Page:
Domestic and Foreign Interference
Concern about foreign involvement in American elections dates back to the nation’s founding. The authors of the Constitution provided several safeguards against foreign interference, including prohibitions against a foreign-born, naturalized citizen becoming president and against any federal official receiving gifts from foreign governments.
Recent decades have shown how interference can take many other forms, and foreign governments will often leverage domestic organizations to achieve their goals. Before the 1984 election, for example, the Soviet Union, which had a long history of seeking to interfere in our elections, took covert actions in an effort to prevent the reelection of President Ronald Reagan, including trying to infiltrate both the Republican National Committee and Democratic National Committee.
The fall of the Soviet Union did not end the Kremlin’s efforts to interfere in our politics. In 2016, Russia made a two-pronged attack, hacking into the voting systems in all 50 states (although there is no evidence that they did anything once they had hacked in) and spreading disinformation across social media.
Also in 2016, candidate Donald Trump, at a July news conference, urged Russia to hack Hillary Clinton’s email. An indictment filed by Special Counsel Robert Mueller two years later claimed that the first attempts to hack into Clinton’s emails occurred on or around the same day that Trump issued his invitation. Sometimes, foreign interference may look a lot like domestic interference.
Whether this was coincidence or an indication of collaboration between Trump and Russia is among the many uncertainties that continues to fuel suspicion that Trump’s fealty to the Constitution, democratic norms and even federal law is readily swayed by the influence of foreign autocrats. And nowhere is this more apparent, and alarming, than his approach to Russia and Putin. We don’t have enough information to confirm that Trump collaborated with Russia but we do know that many of Trump’s actions as a candidate, as the president and since he left the White House, are consistent with Russian objectives, none more so than his claims of a stolen election.
Well before the 2020 election, election security experts had expressed concern about Russian efforts to undermine American democracy. As Ohio Secretary of State Frank LaRose (R) explained at a cybersecurity summit in 2019, “If we keep telling voters that elections are screwed up then they’re going to start believing us and stop voting. Having American citizens occupied with that narrative is what foreign autocracies want. They want Americans to lose faith that their vote counts.”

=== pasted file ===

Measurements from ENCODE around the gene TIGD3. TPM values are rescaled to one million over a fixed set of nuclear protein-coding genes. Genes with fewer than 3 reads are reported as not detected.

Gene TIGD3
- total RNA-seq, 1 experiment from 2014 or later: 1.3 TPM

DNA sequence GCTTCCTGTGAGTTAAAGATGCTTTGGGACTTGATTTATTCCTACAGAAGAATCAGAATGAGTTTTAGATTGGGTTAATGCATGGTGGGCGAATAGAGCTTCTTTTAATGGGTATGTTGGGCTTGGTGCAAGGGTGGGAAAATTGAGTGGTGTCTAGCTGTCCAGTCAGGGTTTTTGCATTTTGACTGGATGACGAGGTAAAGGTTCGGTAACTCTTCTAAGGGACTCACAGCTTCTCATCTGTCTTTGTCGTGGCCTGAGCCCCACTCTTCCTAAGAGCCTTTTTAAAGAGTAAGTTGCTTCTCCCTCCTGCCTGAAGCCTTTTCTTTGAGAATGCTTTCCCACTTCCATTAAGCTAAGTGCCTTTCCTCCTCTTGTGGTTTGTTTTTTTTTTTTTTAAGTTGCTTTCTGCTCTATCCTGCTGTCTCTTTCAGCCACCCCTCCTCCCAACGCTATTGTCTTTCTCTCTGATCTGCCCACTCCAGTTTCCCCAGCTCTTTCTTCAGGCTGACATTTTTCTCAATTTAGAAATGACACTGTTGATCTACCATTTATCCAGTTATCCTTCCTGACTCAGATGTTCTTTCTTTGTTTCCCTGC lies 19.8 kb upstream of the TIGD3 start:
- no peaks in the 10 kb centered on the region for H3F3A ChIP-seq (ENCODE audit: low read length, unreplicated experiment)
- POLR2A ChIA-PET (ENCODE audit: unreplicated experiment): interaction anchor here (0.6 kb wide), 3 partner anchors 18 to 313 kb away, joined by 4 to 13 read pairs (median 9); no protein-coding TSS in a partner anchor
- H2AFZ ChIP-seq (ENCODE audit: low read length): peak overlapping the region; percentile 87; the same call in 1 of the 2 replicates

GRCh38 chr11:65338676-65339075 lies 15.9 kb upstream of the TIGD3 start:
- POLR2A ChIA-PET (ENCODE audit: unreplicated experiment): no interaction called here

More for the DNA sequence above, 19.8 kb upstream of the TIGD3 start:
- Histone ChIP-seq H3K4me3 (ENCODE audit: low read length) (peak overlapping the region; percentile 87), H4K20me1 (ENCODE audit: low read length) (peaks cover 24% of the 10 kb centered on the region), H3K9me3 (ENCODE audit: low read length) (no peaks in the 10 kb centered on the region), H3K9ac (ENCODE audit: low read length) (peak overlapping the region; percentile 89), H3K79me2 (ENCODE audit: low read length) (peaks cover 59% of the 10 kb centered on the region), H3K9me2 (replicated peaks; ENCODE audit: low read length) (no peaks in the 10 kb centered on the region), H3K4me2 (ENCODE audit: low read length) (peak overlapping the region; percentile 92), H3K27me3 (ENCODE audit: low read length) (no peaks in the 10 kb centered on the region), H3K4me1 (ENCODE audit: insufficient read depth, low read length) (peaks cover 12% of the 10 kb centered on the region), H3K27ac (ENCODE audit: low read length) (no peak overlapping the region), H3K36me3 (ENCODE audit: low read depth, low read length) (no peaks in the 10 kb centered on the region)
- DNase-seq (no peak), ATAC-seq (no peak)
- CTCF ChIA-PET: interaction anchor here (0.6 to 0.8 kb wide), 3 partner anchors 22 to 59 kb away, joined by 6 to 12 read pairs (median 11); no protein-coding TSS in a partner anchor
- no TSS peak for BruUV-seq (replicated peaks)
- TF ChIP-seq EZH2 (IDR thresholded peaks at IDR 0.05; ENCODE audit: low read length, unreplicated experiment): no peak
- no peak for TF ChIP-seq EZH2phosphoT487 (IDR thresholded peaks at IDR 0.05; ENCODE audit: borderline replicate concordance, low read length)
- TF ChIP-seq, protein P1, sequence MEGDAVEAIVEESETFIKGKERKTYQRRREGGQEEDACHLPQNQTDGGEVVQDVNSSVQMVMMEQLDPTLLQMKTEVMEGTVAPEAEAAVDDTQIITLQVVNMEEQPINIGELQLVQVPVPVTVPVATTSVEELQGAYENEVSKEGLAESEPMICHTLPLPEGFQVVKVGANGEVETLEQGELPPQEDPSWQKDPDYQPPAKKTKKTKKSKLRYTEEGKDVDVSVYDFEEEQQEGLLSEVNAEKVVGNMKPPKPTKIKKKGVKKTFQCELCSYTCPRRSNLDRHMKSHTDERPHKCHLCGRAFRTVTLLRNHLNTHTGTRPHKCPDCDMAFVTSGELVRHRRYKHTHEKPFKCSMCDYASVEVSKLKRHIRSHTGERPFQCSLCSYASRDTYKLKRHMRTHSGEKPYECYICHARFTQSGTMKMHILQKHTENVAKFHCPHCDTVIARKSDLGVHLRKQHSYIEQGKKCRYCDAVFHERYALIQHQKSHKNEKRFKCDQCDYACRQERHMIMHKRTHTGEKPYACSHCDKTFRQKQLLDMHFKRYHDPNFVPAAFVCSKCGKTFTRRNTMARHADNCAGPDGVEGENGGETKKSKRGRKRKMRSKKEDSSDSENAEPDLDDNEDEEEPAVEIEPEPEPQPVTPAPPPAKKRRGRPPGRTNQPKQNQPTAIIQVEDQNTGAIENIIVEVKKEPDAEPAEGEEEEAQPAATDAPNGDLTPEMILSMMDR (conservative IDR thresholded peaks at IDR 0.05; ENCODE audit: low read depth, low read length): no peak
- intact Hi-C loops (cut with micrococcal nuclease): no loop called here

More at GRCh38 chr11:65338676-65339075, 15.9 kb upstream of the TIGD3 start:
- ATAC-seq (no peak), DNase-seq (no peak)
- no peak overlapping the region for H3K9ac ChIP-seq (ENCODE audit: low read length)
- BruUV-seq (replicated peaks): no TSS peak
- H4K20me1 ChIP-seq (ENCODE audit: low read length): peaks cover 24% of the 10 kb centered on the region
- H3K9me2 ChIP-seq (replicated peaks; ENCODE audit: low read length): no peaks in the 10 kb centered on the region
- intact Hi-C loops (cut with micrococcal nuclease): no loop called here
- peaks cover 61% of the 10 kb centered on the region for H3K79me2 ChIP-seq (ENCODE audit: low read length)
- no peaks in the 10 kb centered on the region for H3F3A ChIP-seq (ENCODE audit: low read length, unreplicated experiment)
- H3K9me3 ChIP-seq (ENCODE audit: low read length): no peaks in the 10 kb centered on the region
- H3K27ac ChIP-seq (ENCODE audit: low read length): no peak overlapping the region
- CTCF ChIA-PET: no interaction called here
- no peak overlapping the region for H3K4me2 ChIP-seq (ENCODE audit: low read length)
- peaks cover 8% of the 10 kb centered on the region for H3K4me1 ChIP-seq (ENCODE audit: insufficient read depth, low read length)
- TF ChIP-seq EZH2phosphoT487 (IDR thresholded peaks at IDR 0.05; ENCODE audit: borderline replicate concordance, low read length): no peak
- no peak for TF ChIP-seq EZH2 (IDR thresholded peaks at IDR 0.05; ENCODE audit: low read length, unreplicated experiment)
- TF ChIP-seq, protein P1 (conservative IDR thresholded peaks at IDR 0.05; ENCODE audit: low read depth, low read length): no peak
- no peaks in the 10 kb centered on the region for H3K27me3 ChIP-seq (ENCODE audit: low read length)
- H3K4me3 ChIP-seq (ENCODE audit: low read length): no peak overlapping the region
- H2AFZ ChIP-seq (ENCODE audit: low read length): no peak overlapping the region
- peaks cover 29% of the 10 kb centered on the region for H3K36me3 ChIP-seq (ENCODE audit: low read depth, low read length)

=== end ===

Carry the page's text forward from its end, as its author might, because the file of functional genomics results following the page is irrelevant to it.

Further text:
The claims repeated by Trump and other Republican leaders inspired the January 6 attack on the Capitol and encouraged the introduction of new mechanisms to limit the casting and counting of ballots. Considered together, those actions, including tampering with mail delivery, falsifying states’ slates of electors, and limiting the independence of election oversight, all constitute an attack on American democracy and reveal vulnerabilities in the electoral system that previously had not warranted much, if any, concern.
The coronavirus pandemic began during the 2020 primary season and prompted nationwide anxiety about the health risks of voting in person. Under pressure from Democrats and voting rights groups, 34 states made it easier to vote in the general election. Most of the changes promoted voting by mail and eased the rules governing the completion and tabulation of absentee ballots in order to reduce the number of people coming to the polls and putting themselves and election workers at risk of infection.
This shift away from in-person voting prompted President Trump to assert that increased mail-in voting would prevent Republicans from ever getting “elected in this country again.”